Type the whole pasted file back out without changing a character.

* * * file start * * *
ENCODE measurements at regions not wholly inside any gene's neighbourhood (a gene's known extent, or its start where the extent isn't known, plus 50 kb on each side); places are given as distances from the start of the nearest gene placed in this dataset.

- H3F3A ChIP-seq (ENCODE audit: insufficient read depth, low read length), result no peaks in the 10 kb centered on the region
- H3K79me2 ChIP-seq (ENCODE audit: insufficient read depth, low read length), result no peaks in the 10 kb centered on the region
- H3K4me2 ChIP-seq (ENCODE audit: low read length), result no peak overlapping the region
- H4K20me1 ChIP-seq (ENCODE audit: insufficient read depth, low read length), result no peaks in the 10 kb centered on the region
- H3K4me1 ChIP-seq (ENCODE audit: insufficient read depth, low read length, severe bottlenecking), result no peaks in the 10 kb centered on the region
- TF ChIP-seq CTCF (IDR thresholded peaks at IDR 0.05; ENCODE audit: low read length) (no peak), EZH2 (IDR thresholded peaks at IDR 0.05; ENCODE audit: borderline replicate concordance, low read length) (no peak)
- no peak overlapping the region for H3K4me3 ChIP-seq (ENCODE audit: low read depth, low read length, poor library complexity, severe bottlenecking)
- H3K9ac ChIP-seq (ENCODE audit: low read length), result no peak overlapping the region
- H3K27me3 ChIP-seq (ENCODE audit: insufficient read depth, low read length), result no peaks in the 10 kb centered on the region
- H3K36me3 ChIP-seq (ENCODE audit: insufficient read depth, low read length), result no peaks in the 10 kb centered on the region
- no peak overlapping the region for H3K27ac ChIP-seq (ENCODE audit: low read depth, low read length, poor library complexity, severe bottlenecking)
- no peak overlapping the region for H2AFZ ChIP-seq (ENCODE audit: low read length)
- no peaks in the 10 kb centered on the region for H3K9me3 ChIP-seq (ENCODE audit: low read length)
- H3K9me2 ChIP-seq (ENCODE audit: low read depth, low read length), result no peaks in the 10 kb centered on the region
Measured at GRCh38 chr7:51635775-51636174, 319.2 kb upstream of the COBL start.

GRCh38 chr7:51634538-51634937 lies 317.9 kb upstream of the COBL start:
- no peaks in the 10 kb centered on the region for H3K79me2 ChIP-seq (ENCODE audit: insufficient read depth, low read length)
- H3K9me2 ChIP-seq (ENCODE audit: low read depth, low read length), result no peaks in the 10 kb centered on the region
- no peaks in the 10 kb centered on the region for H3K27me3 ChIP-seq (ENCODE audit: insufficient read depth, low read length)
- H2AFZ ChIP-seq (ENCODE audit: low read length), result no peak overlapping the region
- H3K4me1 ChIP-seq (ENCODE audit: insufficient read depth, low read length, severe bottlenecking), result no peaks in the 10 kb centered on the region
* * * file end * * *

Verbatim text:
ENCODE measurements at regions not wholly inside any gene's neighbourhood (a gene's known extent, or its start where the extent isn't known, plus 50 kb on each side); places are given as distances from the start of the nearest gene placed in this dataset.

- H3F3A ChIP-seq (ENCODE audit: insufficient read depth, low read length), result no peaks in the 10 kb centered on the region
- H3K79me2 ChIP-seq (ENCODE audit: insufficient read depth, low read length), result no peaks in the 10 kb centered on the region
- H3K4me2 ChIP-seq (ENCODE audit: low read length), result no peak overlapping the region
- H4K20me1 ChIP-seq (ENCODE audit: insufficient read depth, low read length), result no peaks in the 10 kb centered on the region
- H3K4me1 ChIP-seq (ENCODE audit: insufficient read depth, low read length, severe bottlenecking), result no peaks in the 10 kb centered on the region
- TF ChIP-seq CTCF (IDR thresholded peaks at IDR 0.05; ENCODE audit: low read length) (no peak), EZH2 (IDR thresholded peaks at IDR 0.05; ENCODE audit: borderline replicate concordance, low read length) (no peak)
- no peak overlapping the region for H3K4me3 ChIP-seq (ENCODE audit: low read depth, low read length, poor library complexity, severe bottlenecking)
- H3K9ac ChIP-seq (ENCODE audit: low read length), result no peak overlapping the region
- H3K27me3 ChIP-seq (ENCODE audit: insufficient read depth, low read length), result no peaks in the 10 kb centered on the region
- H3K36me3 ChIP-seq (ENCODE audit: insufficient read depth, low read length), result no peaks in the 10 kb centered on the region
- no peak overlapping the region for H3K27ac ChIP-seq (ENCODE audit: low read depth, low read length, poor library complexity, severe bottlenecking)
- no peak overlapping the region for H2AFZ ChIP-seq (ENCODE audit: low read length)
- no peaks in the 10 kb centered on the region for H3K9me3 ChIP-seq (ENCODE audit: low read length)
- H3K9me2 ChIP-seq (ENCODE audit: low read depth, low read length), result no peaks in the 10 kb centered on the region
Measured at GRCh38 chr7:51635775-51636174, 319.2 kb upstream of the COBL start.

GRCh38 chr7:51634538-51634937 lies 317.9 kb upstream of the COBL start:
- no peaks in the 10 kb centered on the region for H3K79me2 ChIP-seq (ENCODE audit: insufficient read depth, low read length)
- H3K9me2 ChIP-seq (ENCODE audit: low read depth, low read length), result no peaks in the 10 kb centered on the region
- no peaks in the 10 kb centered on the region for H3K27me3 ChIP-seq (ENCODE audit: insufficient read depth, low read length)
- H2AFZ ChIP-seq (ENCODE audit: low read length), result no peak overlapping the region
- H3K4me1 ChIP-seq (ENCODE audit: insufficient read depth, low read length, severe bottlenecking), result no peaks in the 10 kb centered on the region